You can search the entire site. or go to the recent opinions, or the chronological or subject indices. Witt v. State, Dept. of Corrections (8/8/2003) sp-5723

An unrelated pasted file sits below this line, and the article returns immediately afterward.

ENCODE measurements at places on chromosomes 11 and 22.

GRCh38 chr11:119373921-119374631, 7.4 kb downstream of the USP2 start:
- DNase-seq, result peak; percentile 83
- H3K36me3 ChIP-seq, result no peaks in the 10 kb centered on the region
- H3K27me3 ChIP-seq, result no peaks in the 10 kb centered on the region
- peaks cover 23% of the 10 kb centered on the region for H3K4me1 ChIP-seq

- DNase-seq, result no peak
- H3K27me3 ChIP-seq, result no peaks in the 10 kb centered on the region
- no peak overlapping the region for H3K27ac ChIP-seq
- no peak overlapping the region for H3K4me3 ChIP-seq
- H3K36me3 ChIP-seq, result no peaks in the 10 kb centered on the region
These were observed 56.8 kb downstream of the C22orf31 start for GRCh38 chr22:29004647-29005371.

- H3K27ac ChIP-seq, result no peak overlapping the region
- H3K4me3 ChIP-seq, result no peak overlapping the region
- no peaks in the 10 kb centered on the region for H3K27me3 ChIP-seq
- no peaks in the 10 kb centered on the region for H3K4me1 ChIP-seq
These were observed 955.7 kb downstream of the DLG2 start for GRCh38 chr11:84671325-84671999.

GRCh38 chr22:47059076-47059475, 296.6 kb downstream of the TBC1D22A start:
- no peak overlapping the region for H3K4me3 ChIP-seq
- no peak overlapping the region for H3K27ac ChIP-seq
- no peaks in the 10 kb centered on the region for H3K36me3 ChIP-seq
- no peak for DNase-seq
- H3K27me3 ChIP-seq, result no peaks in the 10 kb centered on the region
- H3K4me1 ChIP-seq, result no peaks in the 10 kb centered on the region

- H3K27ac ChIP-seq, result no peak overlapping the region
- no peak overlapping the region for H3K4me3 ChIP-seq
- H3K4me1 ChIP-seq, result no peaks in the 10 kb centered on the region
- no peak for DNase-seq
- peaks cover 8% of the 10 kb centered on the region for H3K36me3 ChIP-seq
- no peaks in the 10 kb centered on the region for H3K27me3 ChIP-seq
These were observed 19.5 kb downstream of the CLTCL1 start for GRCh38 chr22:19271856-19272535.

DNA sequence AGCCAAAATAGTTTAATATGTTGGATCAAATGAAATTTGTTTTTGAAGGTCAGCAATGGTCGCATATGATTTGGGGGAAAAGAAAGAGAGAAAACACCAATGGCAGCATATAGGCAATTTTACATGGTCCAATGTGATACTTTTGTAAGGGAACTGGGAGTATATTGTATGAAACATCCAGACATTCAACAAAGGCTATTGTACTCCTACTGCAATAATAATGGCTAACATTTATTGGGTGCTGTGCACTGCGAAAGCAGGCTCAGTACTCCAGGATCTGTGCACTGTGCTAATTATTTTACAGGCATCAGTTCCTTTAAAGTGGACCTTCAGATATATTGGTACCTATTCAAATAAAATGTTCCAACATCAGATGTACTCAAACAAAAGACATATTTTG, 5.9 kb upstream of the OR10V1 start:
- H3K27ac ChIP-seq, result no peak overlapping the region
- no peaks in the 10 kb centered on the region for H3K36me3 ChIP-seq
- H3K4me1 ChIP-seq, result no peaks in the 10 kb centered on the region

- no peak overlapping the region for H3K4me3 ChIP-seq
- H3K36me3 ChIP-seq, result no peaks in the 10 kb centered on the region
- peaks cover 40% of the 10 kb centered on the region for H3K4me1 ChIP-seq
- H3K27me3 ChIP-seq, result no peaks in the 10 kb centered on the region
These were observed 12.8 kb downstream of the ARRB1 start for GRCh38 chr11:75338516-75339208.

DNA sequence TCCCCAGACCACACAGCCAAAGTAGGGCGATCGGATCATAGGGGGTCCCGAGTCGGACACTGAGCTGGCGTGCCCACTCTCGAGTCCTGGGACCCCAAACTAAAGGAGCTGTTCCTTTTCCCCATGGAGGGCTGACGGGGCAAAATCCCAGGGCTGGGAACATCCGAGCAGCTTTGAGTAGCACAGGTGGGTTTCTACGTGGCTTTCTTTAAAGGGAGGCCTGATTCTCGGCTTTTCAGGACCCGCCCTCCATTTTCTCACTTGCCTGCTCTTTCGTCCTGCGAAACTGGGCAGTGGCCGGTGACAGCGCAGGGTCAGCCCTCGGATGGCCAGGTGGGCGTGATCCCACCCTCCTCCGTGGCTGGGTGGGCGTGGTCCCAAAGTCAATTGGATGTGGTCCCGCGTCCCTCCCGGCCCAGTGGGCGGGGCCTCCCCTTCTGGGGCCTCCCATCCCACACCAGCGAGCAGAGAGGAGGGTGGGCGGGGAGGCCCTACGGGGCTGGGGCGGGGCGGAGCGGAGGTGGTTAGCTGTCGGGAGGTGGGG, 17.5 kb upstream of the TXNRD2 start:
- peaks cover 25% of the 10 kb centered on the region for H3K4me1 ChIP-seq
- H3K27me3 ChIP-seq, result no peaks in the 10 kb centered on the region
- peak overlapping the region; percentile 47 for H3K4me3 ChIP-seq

Notice: This opinion is subject to correction before publication in the Pacific Reporter. Readers are requested to bring errors to the attention of the Clerk of the Appellate Courts, 303 K Street, Anchorage, Alaska 99501, phone (907) 264-0608, fax (907) 264-0878, e-mail email@example.com. THE SUPREME COURT OF THE STATE OF ALASKA DAVID S. WITT, ) ) Supreme Court No. S-10564 Appellant, ) ) Superior Court No. v. ) 3PA-01-42 CI ) STATE OF ALASKA, ) O P I N I O N DEPARTMENT OF CORRECTIONS, ) ) [No. 5723 - August 8, 2003] Appellee. ) _______________________________ ) Appeal from the Superior Court of the State of Alaska, Third Judicial District, Palmer, Eric Smith, Judge. Appearances: Benjamin I. Whipple, Palmer, for Appellant. Jan Hart DeYoung, Assistant Attorney General, Anchorage, and Bruce M. Botelho, Attorney General, Juneau, for Appellee. Before: Fabe, Chief Justice, Matthews, Eastaugh, Bryner, and Carpeneti, Justices. CARPENETI, Justice. I. INTRODUCTION I. David Witt appeals from the superior courts grant of summary judgment in favor of the state in his breach of contract suit. Witt, a former public employee, contends that he was terminated before the end of his probationary period in violation of his unions collective bargaining agreement and in violation of the covenant of good faith and fair dealing. Because Witt does not raise any genuine disputes of material fact through admissible evidence, but instead merely makes allegations of wrongdoing, we affirm the superior courts grant of summary judgment. II. FACTS AND PROCEEDINGS A. Facts David Witt was hired by Alaska Correctional Industries (ACI) in the Department of Corrections in the summer of 1998 as an equipment operator IV. His responsibilities included transporting inmate-produced office furniture and meat products in Palmer, Kenai, and Anchorage, which sometimes involved the supervision and transportation of inmate laborers who assisted him. He understood that he would have to complete a six-month probationary period and that permanent employment was contingent on successful performance in the position. As a probationary employee he was a member of the labor, trades, and crafts bargaining unit of the Alaska Public Employees Association union, and was represented by Public Employees Local No. 71. Article 7.04 of the collective bargaining agreement (CBA) between the State of Alaska and Local 71 contained certain restrictions on the states ability to contract with private vendors, if such contracting would directly result in the layoff of permanent or probationary employees covered by this Agreement: the CBA required the state agency to do a cost efficiency study showing that contracting would save the state money, and required contractors to pay their employees an amount equivalent to the union wage plus benefits. Upon his hiring, Witt was provided with and signed a copy of the Department of Correctionss Code of Ethics and Standards of Conduct, which warned employees who work directly with inmates to travel only to and from authorized destinations without any unauthorized stops and to avoid use of indecent, abusive or profane language. Nonetheless, in October 1998 Witt tried to take several inmates on an unauthorized trip to a pizza restaurant in Kenai. Soon afterward Witt was given additional transportation security training, including instructions that those working with inmates should avoid giving inmates personal information, such as a home telephone number. On December 21, 1998 Witt took two inmates to a coffee stand near his house, and may have allowed the inmates in his house. Later in the day Witt entered into a verbal altercation with an inmate and a fellow employee that culminated in Witts use of several profanities and the statement I dont care any more. Go ahead [f]ire me, I just dont care. After investigating the incidents of December 21, Witts supervisor, William Quam, informed Witt that he would not be retained because of the incidents in October and December. Witt was terminated effective January 14. On May 6, 1998, roughly two months before Witt had begun work, Quam had received an e-mail from Wally Roman, his supervisor at ACI. In the e-mail Roman noted that ACI had previously made a series of contracts with World Wide Movers that collectively exceeded $5,000, and asked Quam to prepare a Request for Proposals for bidding for future services. The request for proposals was drafted and eventually issued as an invitation to bid on December 22, 1998, which was the day after Witt lost control in the office. The invitation to bid called for services including delivery of meat products and Point to Point freight, delivery, warehousing, and installation/repair services for the Alaska Correctional Industries for Juneau, Anchorage, Fairbanks, and other area locations. It called for sealed bids to be submitted on January 15, 1999, which was the day after Witts final day of work. Ultimately the invitation to bid was revised, reissued in April 1999, and did not result in a contract until May 1999. The parties agree that ACI never performed a cost efficiency study in relation to the invitation to bid issued on December 22, 1998. B. Proceedings After his dismissal, Witt filed a grievance against the Department of Corrections through his union. The union initially pursued Witts grievance, but the union grievance committee eventually decided to drop the grievance. Witt then filed suit in contract and tort in the superior court, alleging that ACI had hired him in the summer of 1998 with the intention of terminating his position as soon as the private bidding process began in the winter, and that the stated reasons for his termination were a sham. Superior Court Judge Eric Smith dismissed Witts tort and punitive damages claims. Judge Smith then granted the states motion for summary judgment on the remaining contract claims, finding that Witt was an at-will employee, that Witt had no reasonable expectation that he would retain his job, and that neither the CBA nor the covenant of good faith and fair dealing required the state to notify Witt if the state had intended to replace his position with a private contractor. Witt moved for reconsideration under Alaska Civil Rule 77(k)(1)(ii)1 and relief from the judgment under Alaska Civil Rule 60(b)(1).2 Judge Smith denied the motions. Witt appeals. III. STANDARD OF REVIEW I. We interpret the language of contracts de novo.3 Grants of summary judgment are reviewed de novo, reading the record in the light most favorable to the non-moving party and making all reasonable inferences in its favor as well.4 Summary judgment is affirmed when there are no genuine issues of material fact and the moving party is entitled to judgment as a matter of law.5 We have stated that [t]he party opposing summary judgment must set forth specific facts showing genuine issues and cannot rest on mere allegations;6 moreover, such facts must arise from admissible evidence.7 IV. DISCUSSION A. Witt Was an At-Will Employee and Was Not Entitled to Dismissal Only for Good Cause. A. Witt suggests that ACIs statements that permanent employment was contingent upon successful performance in the probationary position converted his employment contract from an at-will contract into one in which he could be dismissed only for good cause. A review of Alaska law refutes this contention. The Alaska Constitution mandates that public employment will be governed by the merit principle.8 Alaska Statute 39.25.150(7) provides that all public employees will have a probationary period not exceeding one year. The purpose of the probationary period is to evaluate the employees work and to reject any employee whose performance is not acceptable.9 In prior cases addressing whether public probationary employees are at-will employees, we have looked to their contracts to determine whether they are protected by objective performance standards or whether, conversely, they serve merely at the pleasure of their employer. For instance, where a contract explicitly requires performance evaluations10 or makes reference to the Raters Guide to Performance Appraisals,11 we have found the employee to be protected. Nothing in Witts contract or ACIs statements does this. When Witt was told that permanent employment was contingent upon his successful performance in the position, this was no more than a description of the function of the probationary period in hiring permanent public employees. During the probationary period Witt was an at-will employee and was not entitled to dismissal only for good cause. B. Witt Did Not Present Admissible Evidence Leading to Genuine Disputes of Fact About Why He Was Hired or Why He Was Dismissed, and Summary Judgment on His Covenant of Good Faith and Fair Dealing Claim Was Appropriate. Witt claims that his hiring and firing were part of an elaborate ruse designed by ACI to save money by avoiding the CBAs restrictions on private contracting. He contends that ACI hired him to cover a gap in transportation services that was allegedly created when ACI began preparing a proposal for an ongoing service contract with a private vendor; that ACI never intended to allow him to stay on as a permanent employee and lied to him about that intent; and that ACIs stated reasons for terminating his probation were pretextual. As a result, Witt alleges breaches of the covenant of good faith and fair dealing, which [i]n the employment contract context . . . operates as a check on employers traditional freedom to terminate at-will employment for any reason.12 The covenant can be breached objectively or subjectively. The objective prong of the covenant is breached when an employer fails to act in a manner that a reasonable person would consider fair, which includes treating similarly situated employees disparately, terminating employees on unconstitutional grounds, and terminating employees in violation of public policy.13 The subjective prong of the covenant is breached when an employer is motivated by the goal of depriving the employee of a benefit of the contract.14 The purpose of the covenant is to effectuate the reasonable expectations of the parties, not to alter or to add terms to the contract.15 Although a court can certainly conclude as a matter of law that an employer did not breach the covenant when no material facts are disputed, generally whether the covenant has been breached is a question for the trier of fact.16 Witts good faith and fair dealing claims depend on his presenting genuine disputes of several material facts. When reviewing a motion for summary judgment, we read the record in the light most favorable to the non-moving party and make all reasonable inferences in that partys favor, but the non-moving party must set forth specific facts showing genuine issues and cannot rest on mere allegations,17 and such facts must arise from admissible evidence.18 Because we conclude that no genuine disputes of material fact exist, we affirm the superior courts grant of summary judgment. 1. There is no admissible evidence implying that Witt was hired as a stopgap to meet ACIs transportation needs until its private contractor bidding process was complete. 1. The crux of Witts argument is that Quam and Roman hired him only as a stopgap while the bid process materialized and never intended to entertain the possibility that Witt might stay on as a permanent employee. Witt points primarily to two pieces of evidence. The first is the e-mail of May 6, 1998 that Roman sent to Quam asking him to prepare the request for proposals (RFP) from private bidders for transportation services, which reads in relevant part: Talked with Al this AM regarding our previous [World Wide Movers] services. Al indicated that we need to establish a RFP for these services. While our individual purchases are under $5,000, the combined purchases would be over. Up to this point, our purchases could be considered a pilot project to see if we could have one vendor provide transportation, storage, and installation services. Now that we have established that it would be in the best interest of the state, we should put forth a RFP for a non-professional service to establish a contract. It would be our choice to request statewide or regional for [the] award. Al seems to think that regional might provide better pricing. Could you prepare a RFP to secure these services. I know you have a lot going on so maybe we better discuss timeframes for completion next week. Witt alleges that this e-mail shows an intent to have vendors take over all transportation and related services for ACI, including those previously provided by state employees. In response, the state offers an affidavit of Quam stating that (1) ACI contracted with private vendors before and during Witts employment on an as-needed basis, and (2) the RFP was required by the procurement staff of the Department of Corrections because of the level of expenditures on vendors.19 Witt does not address either of these contentions. Second, as evidence of ACIs intent not to keep him on permanently, Witt points to the fact that ACI terminated his probation effective on January 14, 1999 rather than on January 20, the date it would have expired on its own. Witt claims that Roman and Quam wanted to eliminate his position before the January 15 deadline for replies on the invitation to bid. In response, Quams affidavit states that the invitation to bid was later revised and re-issued, finally resulting in a contract in May 1999. Even drawing all reasonable inferences in Witts favor, we do not find that Witt has raised a genuine dispute about ACIs intentions when it hired him. Romans e-mail, on which Witt principally relies for the proposition that his job was intended to be temporary, makes no reference at all to how the request for proposals might affect the allotment of transportation tasks between private vendors and ACIs in-house transportation employees. Witt presents no other evidence addressing that allotment. Witt does not address the assertion that ACI contracted with private vendors during the course of his employment, which rebuts his stopgap theory. Witt himself provided only regional transportation services at most, whereas the invitation to bid covered the entire state. Finally, Witts probation expired on January 20, only five days after bids were due, which would not provide ACI sufficient time to agree upon and implement a contract that would provide the services lost through Witts dismissal. An inference in Witts favor on this point would not be reasonable, and we therefore find no genuine dispute of fact on this issue. 2. There is no admissible evidence implying that Witt was dismissed for any reason other than poor job performance. 1. Witt alleges that Quam and Romans reasons for terminating Witt were pretextual. The reason given to Witt at the time, which is echoed in Quams later affidavits, was that in the incidents of October and December 1998 Witt breached security and showed poor judgment in his supervision of inmates. Witt admits these incidents, and at the time of the December 1998 dispute said that he [took] full responsibility for my bad conduct and any consequences arising from it. Witt does not now claim that these events did not take place, that these events somehow were not his fault, or that other employees in a similar position would not have expected to be dismissed for similar conduct, and he does not rebut the states assertion that these incidents were in fact the reason why Witt was fired. Rather, Witts argument appears to be only that the fact of his dismissal is consistent with his theory that ACI never intended him to be a permanent employee. Witt has not shown the existence of a genuine dispute of fact on this issue. 3. In the absence of any genuine dispute of material fact, the superior courts grant of summary judgment on Witts breach of the covenant of good faith and fair dealing claim was reasonable. 1. Witts claims are heavily dependent on the disputed facts he hopes to develop at trial. But because Witt has not set forth specific facts showing genuine issues, and instead rest[s] on mere allegations,20 the state is entitled to judgment as a matter of law. Witt claims that the covenant of good faith and fair dealing was violated by ACIs entry into an employment contract it did not intend to honor. As noted above, the covenant of good faith and fair dealing requires employers to treat employees alike and to refrain from impairing an employees ability to receive the benefits of the employment.21 We have previously explained that the standard of factual showing required to defeat a summary judgment motion in a covenant of good faith claim is not negligible: If the employee were entitled to jury trial for breach of the implied covenant of good faith and fair dealing merely by asserting that the charged misconduct was not true, the decision to terminate would be at the discretion of a jury, not the employer.22 Because Witt has not introduced admissible evidence tending to show that he was hired or fired for an improper reason, he has no claim that he did not receive the exact benefit of probationary employment: the opportunity to prove himself as a worthwhile employee. The state is entitled to summary judgment as a matter of law. D. Witt Did Not Present Admissible Evidence Leading to a Genuine Dispute of Fact About Whether His Job Was Eliminated Through Contracting, and Summary Judgment on His Collective Bargaining Agreement Claims Was Appropriate. A. Witt alleges that ACI breached article 7.04 of Local 71s CBA by failing to do a cost efficiency study, to inform bidders of union pay requirements, or to require bidders to provide information about their wage rates. Witt also claims that the unfair labor practices clause of the Alaska Public Employment Relations Act23 requires us to find an implied duty on ACIs part to inform Witt and the union that his job would be lost to contracting. However, the CBA required the state to do none of these things unless the contracting at issue actually would result in the loss of a probationary or permanent union job.24 Unless Witt can raise a genuine dispute about whether his job was replaced, these claims cannot survive summary judgment. Witt argues that his job must have been performed by private vendors after he was dismissed because his own job duties, which included the transport of office furniture and meat products in the Anchorage area, were so similar to the services that were the subject of the invitation to bid. He also notes that the invitation to bid spoke of freight volume in terms of ACIs recent experience, and argues that this shows that vendors were to take on all of ACIs freight needs. But in light of Quams unrebutted affidavit stating that ACI used private shipping vendors before and during Witts employment at ACI, this is not a reasonable inference. Rather, it is entirely reasonable that ACI should choose to utilize both private vendors to make large periodic deliveries and in-house employees who could take care of daily transportation needs as they arose. ACIs recent experience as described in the invitation to bid could just as easily have referred to ACIs recent experience with private shipping vendors as to the combined services of private vendors and in-house employees. Moreover, Witts theory requires us to overlook the fact that his job duties would have had to go completely unfulfilled for five months after his dismissal until the private vending contract was finalized in May. It is unfortunate that there is no evidence in the record to show who performed Witts job tasks after he was not retained. But it is Witts duty as the non-moving party to respond to ACIs evidentiary showing with specific, admissible facts showing a genuinely disputed issue,25 and we cannot find that he has done so here. Summary judgment was appropriate on this claim.26 IV. CONCLUSION Because Witt does not raise any genuine dispute of material fact through admissible evidence, but instead merely makes allegations of wrongdoing, we AFFIRM the superior courts grant of summary judgment. _______________________________ 1 Alaska R. Civ. P. 77(k)(1) provides in relevant part that [a] party may move the court to reconsider a ruling previously decided if, in reaching its decision: . . . (ii) The court has overlooked or misconceived some material fact or proposition of law. 2 Alaska R. Civ. P. 60(b) provides in relevant part that [o]n motion and upon such terms as are just, the court may relieve a party . . . from a final judgment . . . for the following reasons: (1) mistake, inadvertence, surprise or excusable neglect. 3 Simmons v. Ins. Co. of N. Am., 17 P.3d 56, 59 (Alaska 2001). 4 Spindle v. Sisters of Providence in Wash., 61 P.3d 431, 436 (Alaska 2002). 5 Id. 6 Braun v. Alaska Commercial Fishing & Agric. Bank, 816 P.2d 140, 144 (Alaska 1991). 7 Brady v. State, 965 P.2d 1, 8 (Alaska 1998). 8 Alaska Const. art. XII, 6. 9 2 Alaska Administrative Code (AAC) 07.240 (2002). 10 Univ. of Alaska v. Tovsen, 835 P.2d 445, 447 (Alaska 1992). 11 Cassel v. State, Dept of Admin., 14 P.3d 278, 283-84 (Alaska 2000). 12 Era Aviation, Inc. v. Seekins, 973 P.2d 1137, 1139 (Alaska 1999). 13 Charles v. Interior Regl Hous. Auth., 55 P.3d 57, 62 (Alaska 2002). 14 Holland v. Union Oil Co. of Cal., Inc., 993 P.2d 1026, 1032 (Alaska 1999). 15 Seekins, 973 P.2d at 1141. 16 Holland, 993 P.2d at 1032-33. 17 Braun v. Alaska Commerical Fishing & Agric. Bank, 816 P.2d 140, 144 (Alaska 1991). 18 Brady v. State, 965 P.2d 1, 8 (Alaska 1998). 19 See 2 AAC 12.400 (describing administrative authority to make small purchases). 20 Braun, 816 P.2d at 144. 21 Holland, 993 P.2d at 1032. 22 Id. at 1035 (quoting Burton v. Sec. Pac. Natl Bank, 243 Cal. Rptr. 277, 281 (Cal. App. 1988)). In his reply brief Witt suggests that we use the shifting-burdens framework from employment discrimination law as a justification for allowing his claims to go forward. Issues raised for the first time in the reply brief are deemed waived. Childs v. Tulin, 799 P.2d 1338, 1340 n.5 (Alaska 1990). Moreover, application of this framework in this case would be inappropriate as Witt has not alleged that ACI was motivated in any way by any sort of discrimination. 23 AS 23.40.110(a)(5). 24 CBAs are contracts that this court interprets de novo, giving effect to the reasonable expectations of the parties. Larsen v. Municipality of Anchorage, 993 P.2d 428, 431 (Alaska 1999). Witt also argues that he was a third-party beneficiary of the CBA. In light of our ruling that Witt has not raised a genuine dispute of fact about whether the CBA was breached, we need not evaluate this claim. 25 Brady v. State, 965 P.2d 1, 8 (Alaska 1998); Braun, 816 P.2d at 144. 26 Witt alleges in his points on appeal that the superior court erred in denying his motion for reconsideration, but he fails to brief the issue. Issues not briefed are deemed waived. DeNardo v. ABC Inc. RVs Motorhomes, 51 P.3d 919, 928 & n.47 (Alaska 2002).